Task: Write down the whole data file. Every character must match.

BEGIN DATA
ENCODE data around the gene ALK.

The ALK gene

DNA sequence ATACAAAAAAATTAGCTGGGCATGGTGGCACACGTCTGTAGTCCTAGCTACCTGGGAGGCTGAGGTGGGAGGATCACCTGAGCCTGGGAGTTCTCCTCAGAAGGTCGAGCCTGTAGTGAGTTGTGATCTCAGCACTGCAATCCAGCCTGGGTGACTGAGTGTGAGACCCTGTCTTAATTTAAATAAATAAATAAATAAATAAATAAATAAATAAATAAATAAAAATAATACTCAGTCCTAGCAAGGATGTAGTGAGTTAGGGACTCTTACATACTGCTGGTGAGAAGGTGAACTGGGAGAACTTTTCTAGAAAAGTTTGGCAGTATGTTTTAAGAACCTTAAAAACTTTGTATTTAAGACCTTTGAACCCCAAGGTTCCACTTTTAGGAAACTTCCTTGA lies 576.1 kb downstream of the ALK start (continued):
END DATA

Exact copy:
ENCODE data around the gene ALK.

The ALK gene

DNA sequence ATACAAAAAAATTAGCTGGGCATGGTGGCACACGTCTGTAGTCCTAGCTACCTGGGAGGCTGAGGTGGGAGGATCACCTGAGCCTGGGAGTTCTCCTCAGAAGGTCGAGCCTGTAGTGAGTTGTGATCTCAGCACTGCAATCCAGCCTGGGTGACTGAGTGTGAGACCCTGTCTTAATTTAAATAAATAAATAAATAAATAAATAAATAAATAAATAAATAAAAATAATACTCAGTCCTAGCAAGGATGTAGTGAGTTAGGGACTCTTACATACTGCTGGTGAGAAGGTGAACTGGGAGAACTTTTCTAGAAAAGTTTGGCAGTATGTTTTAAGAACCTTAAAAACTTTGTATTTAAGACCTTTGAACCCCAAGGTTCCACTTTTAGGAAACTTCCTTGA lies 576.1 kb downstream of the ALK start (continued):